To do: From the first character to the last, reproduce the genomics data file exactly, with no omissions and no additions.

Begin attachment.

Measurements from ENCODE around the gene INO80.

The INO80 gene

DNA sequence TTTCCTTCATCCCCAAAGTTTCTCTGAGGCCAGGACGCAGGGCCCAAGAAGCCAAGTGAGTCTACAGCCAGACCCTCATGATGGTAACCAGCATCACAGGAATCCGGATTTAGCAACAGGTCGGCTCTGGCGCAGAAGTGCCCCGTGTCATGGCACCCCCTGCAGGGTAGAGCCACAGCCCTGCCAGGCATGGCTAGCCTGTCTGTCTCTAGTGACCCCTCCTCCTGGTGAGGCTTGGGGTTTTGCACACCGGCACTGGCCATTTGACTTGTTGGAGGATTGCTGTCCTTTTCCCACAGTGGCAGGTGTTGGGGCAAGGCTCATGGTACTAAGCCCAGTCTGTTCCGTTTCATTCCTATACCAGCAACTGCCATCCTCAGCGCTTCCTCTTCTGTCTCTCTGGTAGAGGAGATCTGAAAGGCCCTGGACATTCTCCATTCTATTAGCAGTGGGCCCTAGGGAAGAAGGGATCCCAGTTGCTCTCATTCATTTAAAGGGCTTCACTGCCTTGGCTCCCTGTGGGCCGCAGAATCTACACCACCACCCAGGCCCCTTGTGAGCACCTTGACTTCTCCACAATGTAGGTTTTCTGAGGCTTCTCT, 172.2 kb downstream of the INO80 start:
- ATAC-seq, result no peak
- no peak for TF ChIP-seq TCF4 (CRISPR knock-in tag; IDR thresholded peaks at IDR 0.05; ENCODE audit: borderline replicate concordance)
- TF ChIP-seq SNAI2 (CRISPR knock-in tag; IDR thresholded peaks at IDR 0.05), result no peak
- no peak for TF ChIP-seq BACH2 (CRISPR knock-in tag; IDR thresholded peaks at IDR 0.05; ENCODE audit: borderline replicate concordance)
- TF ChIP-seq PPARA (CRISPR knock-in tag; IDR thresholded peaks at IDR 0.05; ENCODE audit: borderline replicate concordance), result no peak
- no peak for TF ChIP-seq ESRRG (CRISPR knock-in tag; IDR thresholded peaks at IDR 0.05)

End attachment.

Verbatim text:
Measurements from ENCODE around the gene INO80.

The INO80 gene

DNA sequence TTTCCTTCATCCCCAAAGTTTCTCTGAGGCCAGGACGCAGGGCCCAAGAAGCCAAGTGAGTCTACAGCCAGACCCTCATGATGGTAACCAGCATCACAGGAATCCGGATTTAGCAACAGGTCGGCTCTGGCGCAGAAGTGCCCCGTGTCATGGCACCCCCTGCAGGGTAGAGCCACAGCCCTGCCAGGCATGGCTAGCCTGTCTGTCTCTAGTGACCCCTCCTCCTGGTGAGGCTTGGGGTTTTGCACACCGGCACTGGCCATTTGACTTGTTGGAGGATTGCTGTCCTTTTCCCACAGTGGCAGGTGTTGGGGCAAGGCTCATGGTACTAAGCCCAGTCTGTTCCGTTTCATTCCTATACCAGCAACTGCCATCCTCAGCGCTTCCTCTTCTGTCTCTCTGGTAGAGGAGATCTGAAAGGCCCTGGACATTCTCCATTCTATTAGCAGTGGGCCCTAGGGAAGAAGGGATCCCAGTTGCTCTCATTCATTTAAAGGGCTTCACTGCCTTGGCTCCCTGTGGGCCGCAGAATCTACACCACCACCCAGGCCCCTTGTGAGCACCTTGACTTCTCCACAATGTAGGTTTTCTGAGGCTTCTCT, 172.2 kb downstream of the INO80 start:
- ATAC-seq, result no peak
- no peak for TF ChIP-seq TCF4 (CRISPR knock-in tag; IDR thresholded peaks at IDR 0.05; ENCODE audit: borderline replicate concordance)
- TF ChIP-seq SNAI2 (CRISPR knock-in tag; IDR thresholded peaks at IDR 0.05), result no peak
- no peak for TF ChIP-seq BACH2 (CRISPR knock-in tag; IDR thresholded peaks at IDR 0.05; ENCODE audit: borderline replicate concordance)
- TF ChIP-seq PPARA (CRISPR knock-in tag; IDR thresholded peaks at IDR 0.05; ENCODE audit: borderline replicate concordance), result no peak
- no peak for TF ChIP-seq ESRRG (CRISPR knock-in tag; IDR thresholded peaks at IDR 0.05)